Maybe it’s time for us all to ignore Skip Bayless and let him float off into oblivion.
The loud-mouthed FS1 personality set the internet ablaze Thursday night with his comments about Dallas Cowboys quarterback Dak Prescott that were universally ripped for being insensitive to Prescott’s mental well-being. Prescott’s brother died in late April, and the QB recently revealed his brother committed suicide.
“I don’t have sympathy for him going public with, ‘I got depressed, I suffered depression early in COVID to the point I couldn’t even work out.’ Look, he’s the quarterback of America’s team,” Bayless said Thursday.
Bayless, no stranger to being dragged for bad opinions, was on the receiving end of a virtual beating Thursday afternoon and night. FOX Sports felt obligated to release a statement Thursday night, condemning Bayless’ “insensitive comments.”
All that being said, it seemed like an absolute lock for Bayless to open Friday’s “Undisputed” with an apology — even if he didn’t believe what he was actually saying. Instead, he opened on a familiar note (ripping LeBron James) before eventually getting to Prescott and the fallout.
Given the (arguably undeserved) chance to apologize, Bayless’ message was, well, disappointing.
“I want to reiterate some points I made yesterday on the show about Dak Prescott and the depression he discussed. As I strongly stated, I have great compassion for anyone suffering clinical depression, which is very real. If you are suffering from any form of depression, please seek help.”
Bayless then tried to clarifiy his comments — after apparently being told his comments were “misconstrued by many” — by parsing the types or stages or timing of Prescott’s depression.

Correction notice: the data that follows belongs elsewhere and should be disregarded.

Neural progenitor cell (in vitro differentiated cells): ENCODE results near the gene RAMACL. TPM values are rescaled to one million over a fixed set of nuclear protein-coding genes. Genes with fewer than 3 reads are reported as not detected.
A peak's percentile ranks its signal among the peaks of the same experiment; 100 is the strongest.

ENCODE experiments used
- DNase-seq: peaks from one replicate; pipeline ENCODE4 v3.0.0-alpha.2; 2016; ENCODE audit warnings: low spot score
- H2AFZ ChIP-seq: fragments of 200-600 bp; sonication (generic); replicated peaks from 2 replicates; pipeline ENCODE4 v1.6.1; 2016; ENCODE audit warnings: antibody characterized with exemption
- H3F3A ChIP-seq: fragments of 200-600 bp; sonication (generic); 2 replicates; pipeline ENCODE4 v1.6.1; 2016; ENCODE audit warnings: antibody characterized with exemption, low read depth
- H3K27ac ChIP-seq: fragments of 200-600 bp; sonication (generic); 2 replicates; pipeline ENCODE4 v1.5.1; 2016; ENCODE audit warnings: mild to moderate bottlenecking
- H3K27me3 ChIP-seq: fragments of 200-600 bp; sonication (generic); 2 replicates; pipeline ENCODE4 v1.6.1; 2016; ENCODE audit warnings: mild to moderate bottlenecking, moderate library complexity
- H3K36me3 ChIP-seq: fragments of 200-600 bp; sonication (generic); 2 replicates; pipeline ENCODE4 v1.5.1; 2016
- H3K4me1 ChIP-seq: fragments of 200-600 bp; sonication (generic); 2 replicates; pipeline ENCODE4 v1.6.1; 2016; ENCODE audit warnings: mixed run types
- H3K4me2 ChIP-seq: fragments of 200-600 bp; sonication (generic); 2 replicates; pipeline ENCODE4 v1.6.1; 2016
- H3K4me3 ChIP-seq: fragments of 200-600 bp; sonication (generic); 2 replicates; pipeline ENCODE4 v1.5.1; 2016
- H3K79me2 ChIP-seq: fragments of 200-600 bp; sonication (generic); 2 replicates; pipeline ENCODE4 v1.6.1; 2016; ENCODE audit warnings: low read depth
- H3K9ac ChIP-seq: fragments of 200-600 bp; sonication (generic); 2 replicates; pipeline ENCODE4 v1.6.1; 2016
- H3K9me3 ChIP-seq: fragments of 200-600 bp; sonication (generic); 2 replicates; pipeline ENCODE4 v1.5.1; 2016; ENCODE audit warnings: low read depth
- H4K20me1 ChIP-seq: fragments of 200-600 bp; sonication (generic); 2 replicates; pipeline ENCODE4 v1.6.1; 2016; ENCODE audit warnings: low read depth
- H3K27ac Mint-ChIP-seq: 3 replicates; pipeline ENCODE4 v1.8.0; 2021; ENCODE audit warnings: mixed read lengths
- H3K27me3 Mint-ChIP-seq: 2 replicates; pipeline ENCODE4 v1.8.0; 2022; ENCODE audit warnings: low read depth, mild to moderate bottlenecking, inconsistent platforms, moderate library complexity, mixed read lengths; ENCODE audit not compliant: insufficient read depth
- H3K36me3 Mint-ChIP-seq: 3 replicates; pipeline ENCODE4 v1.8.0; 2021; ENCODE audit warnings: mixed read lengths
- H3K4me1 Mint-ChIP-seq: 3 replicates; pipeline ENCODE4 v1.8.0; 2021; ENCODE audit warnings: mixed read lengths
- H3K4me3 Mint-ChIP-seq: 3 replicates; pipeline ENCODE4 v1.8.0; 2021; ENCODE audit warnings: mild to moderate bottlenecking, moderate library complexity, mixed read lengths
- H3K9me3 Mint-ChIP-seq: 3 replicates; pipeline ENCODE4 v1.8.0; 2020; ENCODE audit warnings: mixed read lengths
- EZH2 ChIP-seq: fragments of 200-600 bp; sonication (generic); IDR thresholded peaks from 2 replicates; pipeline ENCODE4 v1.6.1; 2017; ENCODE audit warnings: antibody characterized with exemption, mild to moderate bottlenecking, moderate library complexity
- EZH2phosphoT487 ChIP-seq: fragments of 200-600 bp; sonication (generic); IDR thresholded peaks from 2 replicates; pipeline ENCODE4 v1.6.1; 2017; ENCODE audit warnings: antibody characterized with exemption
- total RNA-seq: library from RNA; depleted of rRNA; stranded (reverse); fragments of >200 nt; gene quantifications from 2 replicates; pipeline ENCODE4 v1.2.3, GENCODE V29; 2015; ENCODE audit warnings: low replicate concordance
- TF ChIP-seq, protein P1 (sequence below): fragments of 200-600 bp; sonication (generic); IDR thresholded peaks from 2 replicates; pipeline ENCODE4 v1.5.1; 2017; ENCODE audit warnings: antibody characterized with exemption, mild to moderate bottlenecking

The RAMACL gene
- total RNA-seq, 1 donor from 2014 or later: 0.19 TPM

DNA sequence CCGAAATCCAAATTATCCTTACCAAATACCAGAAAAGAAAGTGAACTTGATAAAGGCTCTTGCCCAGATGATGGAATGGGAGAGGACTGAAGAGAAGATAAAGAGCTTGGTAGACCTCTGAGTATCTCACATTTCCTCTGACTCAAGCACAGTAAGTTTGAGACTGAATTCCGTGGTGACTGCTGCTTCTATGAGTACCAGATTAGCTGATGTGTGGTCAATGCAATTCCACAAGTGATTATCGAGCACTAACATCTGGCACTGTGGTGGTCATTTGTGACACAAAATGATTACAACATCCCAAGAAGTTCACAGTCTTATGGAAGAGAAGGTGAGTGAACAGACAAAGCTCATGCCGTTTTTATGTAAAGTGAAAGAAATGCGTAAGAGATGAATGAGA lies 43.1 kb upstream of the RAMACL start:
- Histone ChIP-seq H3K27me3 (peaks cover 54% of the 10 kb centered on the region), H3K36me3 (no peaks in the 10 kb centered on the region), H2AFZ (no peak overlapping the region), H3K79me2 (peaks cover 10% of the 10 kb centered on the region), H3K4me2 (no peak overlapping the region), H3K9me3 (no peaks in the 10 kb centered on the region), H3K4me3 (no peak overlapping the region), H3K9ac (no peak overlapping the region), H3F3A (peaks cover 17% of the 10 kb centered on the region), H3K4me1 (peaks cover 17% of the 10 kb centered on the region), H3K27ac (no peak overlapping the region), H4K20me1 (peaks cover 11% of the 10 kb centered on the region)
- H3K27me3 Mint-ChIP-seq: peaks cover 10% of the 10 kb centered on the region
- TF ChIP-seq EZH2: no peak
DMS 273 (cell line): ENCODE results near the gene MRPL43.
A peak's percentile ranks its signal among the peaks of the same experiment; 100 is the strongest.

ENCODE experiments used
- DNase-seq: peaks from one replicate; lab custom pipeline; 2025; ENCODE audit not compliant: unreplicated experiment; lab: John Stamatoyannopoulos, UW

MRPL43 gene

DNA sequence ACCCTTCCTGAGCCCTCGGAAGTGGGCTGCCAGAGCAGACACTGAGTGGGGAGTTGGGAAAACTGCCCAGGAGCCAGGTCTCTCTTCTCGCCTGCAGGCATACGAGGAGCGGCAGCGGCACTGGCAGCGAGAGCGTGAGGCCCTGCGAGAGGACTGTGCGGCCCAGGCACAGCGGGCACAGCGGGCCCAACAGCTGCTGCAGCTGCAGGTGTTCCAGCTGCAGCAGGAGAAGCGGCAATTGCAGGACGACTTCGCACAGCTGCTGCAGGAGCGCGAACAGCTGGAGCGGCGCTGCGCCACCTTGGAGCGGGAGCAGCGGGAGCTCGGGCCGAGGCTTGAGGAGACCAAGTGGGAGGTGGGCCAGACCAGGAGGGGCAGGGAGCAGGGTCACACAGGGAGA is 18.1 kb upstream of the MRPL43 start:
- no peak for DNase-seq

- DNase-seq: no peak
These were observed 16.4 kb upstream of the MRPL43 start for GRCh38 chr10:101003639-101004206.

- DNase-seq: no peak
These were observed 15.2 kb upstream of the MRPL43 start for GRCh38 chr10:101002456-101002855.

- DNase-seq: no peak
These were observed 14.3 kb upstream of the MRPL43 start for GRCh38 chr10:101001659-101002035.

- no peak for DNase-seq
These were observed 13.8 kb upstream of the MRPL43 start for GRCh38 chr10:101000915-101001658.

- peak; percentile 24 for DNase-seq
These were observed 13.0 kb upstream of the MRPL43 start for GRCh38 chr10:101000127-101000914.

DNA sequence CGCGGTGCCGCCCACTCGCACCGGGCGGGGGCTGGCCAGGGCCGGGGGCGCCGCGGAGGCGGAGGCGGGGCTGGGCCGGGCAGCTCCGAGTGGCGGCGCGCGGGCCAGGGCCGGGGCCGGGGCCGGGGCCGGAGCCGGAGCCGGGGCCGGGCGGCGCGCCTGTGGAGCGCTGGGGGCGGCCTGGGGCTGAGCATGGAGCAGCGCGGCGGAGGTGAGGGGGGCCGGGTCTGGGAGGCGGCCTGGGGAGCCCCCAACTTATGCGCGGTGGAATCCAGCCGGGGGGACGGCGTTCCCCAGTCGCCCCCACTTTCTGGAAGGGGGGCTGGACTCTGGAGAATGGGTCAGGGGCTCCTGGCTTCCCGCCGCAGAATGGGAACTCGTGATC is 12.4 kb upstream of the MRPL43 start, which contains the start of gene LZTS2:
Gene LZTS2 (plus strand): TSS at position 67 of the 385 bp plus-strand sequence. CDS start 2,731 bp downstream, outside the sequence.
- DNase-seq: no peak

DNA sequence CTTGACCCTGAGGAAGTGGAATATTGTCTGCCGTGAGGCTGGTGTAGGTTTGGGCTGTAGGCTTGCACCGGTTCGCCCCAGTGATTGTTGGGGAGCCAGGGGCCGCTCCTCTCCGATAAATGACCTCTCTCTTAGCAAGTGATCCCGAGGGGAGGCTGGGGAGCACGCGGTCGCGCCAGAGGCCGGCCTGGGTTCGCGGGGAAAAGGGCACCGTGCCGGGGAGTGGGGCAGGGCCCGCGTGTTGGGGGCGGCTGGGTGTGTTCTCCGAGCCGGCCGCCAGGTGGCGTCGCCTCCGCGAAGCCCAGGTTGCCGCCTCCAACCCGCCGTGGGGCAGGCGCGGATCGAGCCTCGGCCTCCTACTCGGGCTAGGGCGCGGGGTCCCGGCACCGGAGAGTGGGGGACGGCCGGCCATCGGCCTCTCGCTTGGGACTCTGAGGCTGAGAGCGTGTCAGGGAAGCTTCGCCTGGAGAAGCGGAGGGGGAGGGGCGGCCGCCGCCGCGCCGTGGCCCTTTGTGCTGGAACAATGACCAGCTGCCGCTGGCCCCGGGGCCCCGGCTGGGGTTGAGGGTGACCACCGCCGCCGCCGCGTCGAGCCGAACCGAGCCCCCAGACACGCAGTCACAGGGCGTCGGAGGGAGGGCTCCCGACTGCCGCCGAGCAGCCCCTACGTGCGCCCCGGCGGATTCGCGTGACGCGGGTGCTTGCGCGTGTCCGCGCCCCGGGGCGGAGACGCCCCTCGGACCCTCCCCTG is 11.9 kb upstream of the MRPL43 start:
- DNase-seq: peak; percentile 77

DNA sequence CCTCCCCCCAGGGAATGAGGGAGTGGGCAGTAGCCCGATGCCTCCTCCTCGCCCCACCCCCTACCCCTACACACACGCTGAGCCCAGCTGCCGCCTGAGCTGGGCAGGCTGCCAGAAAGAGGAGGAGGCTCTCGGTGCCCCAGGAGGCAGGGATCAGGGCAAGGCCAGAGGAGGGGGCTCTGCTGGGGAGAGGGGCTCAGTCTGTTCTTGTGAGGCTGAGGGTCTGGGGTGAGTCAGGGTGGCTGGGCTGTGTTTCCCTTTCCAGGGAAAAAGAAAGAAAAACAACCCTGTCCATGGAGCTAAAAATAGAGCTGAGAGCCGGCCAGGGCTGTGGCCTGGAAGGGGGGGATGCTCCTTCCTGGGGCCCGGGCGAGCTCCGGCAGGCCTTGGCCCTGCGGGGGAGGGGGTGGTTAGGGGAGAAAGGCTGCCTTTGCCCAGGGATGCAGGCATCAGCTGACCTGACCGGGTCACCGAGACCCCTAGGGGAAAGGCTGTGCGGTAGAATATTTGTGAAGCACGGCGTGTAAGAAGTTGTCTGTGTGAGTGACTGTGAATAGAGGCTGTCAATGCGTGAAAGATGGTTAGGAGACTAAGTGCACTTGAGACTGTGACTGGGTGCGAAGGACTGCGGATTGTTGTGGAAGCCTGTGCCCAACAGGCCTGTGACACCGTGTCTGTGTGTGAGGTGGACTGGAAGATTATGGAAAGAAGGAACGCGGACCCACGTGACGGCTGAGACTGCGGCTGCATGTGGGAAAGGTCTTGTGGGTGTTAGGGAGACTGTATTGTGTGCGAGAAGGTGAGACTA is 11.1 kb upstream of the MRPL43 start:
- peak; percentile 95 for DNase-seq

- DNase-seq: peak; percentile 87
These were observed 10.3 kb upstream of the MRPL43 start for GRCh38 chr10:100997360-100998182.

“The only Dak depression I addressed on yesterday’s show was from an interview he taped with Graham Besinger,” Bayless said. “Dak said that depression happened soon after the pandemic, early in the quarantine. I said yesterday that if Dak needed help for pandemic depression, he should have sought counseling then.”
It probably doesn’t need to be said how dumb that is, but depression is depression. Like, does it really matter the source of one’s depression? And where exactly are we drawing the line from feeling that depression — going public with your battle — and how it affects your ability to lead a locker room of football players?
Again, anyone expecting Bayless to be better probably hasn’t paid attention to his career. He’s made a very nice living off asinine hot takes that often border on callous, mean-spirited or, in this case, downright dangerous. He quite clearly lives in an alternate reality where he believes he is some sort of sports talk gladiator and expects the rest of the world to ascend to his level of grit and determination.
It’s actually kind of sad. Perhaps we should feel bad for Bayless, even if that’s showing more empathy than he’s ever displayed himself.
Thumbnail photo via Bill Streicher/USA TODAY Sports Images